FAQ
Hello,

I am starting a GUI-application as another user with kdesu in my python
script:

import shlex, subprocess

p = subprocess.Popen(shlex.split("kdesu -u test program"))

How can I aquire the PID of the program which kdesu starts?
p.pid just returns the PID of kdesu, but I need the PID of the
child process from kdesu.

My System: openSUSE 11.4 64-Bit, Python 2.7.

Regards
Pedro Santos

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  • Miki Tebeka at Apr 8, 2011 at 2:43 pm

    p = subprocess.Popen(shlex.split("kdesu -u test program"))

    How can I aquire the PID of the program which kdesu starts?
    You can run "ps --ppid <p.pid>" and get the line containing test program.
    The first field there should be the child process id.

    HTH
    --
    Miki Tebeka <miki.tebeka at gmail.com>
    http://pythonwise.blogspot.com
  • Nobody at Apr 8, 2011 at 7:28 pm

    On Fri, 08 Apr 2011 07:43:41 -0700, Miki Tebeka wrote:

    p = subprocess.Popen(shlex.split("kdesu -u test program"))

    How can I aquire the PID of the program which kdesu starts?
    You can run "ps --ppid <p.pid>" and get the line containing test program.
    The first field there should be the child process id.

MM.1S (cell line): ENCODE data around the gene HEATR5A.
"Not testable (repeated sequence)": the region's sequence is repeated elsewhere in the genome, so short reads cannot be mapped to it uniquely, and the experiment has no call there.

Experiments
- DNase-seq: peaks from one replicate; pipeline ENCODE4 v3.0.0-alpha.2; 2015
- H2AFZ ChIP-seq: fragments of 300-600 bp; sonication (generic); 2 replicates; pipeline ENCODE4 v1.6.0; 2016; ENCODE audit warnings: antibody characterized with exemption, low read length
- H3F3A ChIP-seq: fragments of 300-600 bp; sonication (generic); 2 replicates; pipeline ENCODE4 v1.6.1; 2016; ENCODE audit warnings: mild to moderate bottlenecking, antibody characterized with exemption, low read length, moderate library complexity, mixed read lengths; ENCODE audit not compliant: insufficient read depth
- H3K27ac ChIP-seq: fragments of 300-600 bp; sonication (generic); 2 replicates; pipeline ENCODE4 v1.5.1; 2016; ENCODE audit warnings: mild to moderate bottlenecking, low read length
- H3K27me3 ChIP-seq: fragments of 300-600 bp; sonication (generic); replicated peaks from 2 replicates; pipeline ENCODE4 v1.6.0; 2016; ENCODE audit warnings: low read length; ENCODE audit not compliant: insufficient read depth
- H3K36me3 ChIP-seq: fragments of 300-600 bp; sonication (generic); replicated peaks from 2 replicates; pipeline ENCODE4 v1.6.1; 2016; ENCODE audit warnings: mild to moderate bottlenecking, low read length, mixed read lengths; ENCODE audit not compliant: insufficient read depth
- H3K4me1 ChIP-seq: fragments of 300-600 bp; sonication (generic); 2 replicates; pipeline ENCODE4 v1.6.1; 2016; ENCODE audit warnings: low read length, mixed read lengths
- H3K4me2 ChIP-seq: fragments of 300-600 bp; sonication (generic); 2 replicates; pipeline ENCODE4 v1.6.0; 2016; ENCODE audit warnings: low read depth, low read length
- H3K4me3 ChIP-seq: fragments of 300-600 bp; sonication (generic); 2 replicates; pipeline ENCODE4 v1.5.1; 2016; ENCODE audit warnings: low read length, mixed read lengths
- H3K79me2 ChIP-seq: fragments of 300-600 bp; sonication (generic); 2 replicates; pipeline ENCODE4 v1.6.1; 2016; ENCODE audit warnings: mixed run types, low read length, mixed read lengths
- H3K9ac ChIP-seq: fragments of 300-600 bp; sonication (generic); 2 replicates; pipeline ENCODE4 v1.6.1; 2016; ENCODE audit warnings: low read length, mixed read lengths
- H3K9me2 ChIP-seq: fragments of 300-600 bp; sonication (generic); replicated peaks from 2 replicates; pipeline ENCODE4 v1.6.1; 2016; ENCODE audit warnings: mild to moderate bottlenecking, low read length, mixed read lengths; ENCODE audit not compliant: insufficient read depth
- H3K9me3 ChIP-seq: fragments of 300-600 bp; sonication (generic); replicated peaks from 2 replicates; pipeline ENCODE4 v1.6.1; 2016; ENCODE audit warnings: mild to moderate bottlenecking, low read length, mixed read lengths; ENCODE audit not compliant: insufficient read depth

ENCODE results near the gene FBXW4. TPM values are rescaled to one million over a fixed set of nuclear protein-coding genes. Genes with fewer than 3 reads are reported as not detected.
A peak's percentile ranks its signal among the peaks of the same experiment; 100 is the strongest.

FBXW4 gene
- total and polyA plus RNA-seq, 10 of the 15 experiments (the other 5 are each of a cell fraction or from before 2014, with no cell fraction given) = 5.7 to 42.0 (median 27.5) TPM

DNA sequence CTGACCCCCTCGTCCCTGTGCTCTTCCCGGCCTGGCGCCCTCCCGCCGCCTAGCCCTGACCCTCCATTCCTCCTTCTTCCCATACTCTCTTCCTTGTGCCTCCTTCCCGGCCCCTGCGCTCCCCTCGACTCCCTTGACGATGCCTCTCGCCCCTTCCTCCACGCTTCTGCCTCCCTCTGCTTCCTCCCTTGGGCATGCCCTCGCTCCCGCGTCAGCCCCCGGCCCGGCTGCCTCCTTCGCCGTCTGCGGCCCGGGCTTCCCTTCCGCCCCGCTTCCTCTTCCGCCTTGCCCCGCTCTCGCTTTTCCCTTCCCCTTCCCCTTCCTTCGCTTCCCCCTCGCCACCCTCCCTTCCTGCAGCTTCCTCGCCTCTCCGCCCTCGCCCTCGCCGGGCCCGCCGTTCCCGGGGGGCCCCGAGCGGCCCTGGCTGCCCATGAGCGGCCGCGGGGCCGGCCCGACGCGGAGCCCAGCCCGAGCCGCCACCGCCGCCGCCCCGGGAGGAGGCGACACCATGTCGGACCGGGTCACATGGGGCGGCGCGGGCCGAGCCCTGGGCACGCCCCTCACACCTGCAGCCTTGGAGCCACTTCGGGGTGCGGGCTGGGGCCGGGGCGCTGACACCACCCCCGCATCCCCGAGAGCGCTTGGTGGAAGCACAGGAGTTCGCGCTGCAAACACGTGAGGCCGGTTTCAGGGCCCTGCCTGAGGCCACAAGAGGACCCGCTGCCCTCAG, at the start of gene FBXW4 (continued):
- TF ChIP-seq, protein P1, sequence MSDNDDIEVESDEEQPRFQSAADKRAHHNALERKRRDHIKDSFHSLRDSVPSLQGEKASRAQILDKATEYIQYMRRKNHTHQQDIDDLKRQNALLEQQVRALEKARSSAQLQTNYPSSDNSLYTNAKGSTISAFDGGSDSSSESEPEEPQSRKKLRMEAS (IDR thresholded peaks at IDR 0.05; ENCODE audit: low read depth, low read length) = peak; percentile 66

This will fail if the kdesu process has terminated at that point (the
    documentation doesn't say whether it waits for the child to terminate).
    Once a process' parent has terminated, it's PPID will become 1 (i.e. it
    will be "adopted" by the init process).

    There isn't a robust solution to the OP's problem. It's typically
    impossible to determine whether one process is an ancestor of another if
    any of the intermediate processes have terminated.
  • Chris Angelico at Apr 8, 2011 at 10:35 pm

    On Sat, Apr 9, 2011 at 5:28 AM, Nobody wrote:
    There isn't a robust solution to the OP's problem. It's typically
    impossible to determine whether one process is an ancestor of another if
    any of the intermediate processes have terminated.
    Upstart and gdb can both detect forks and follow the child. But I
    think that's getting into some serious esoteria that's unlikely to be
    of much practical use here.

    Chris Angelico

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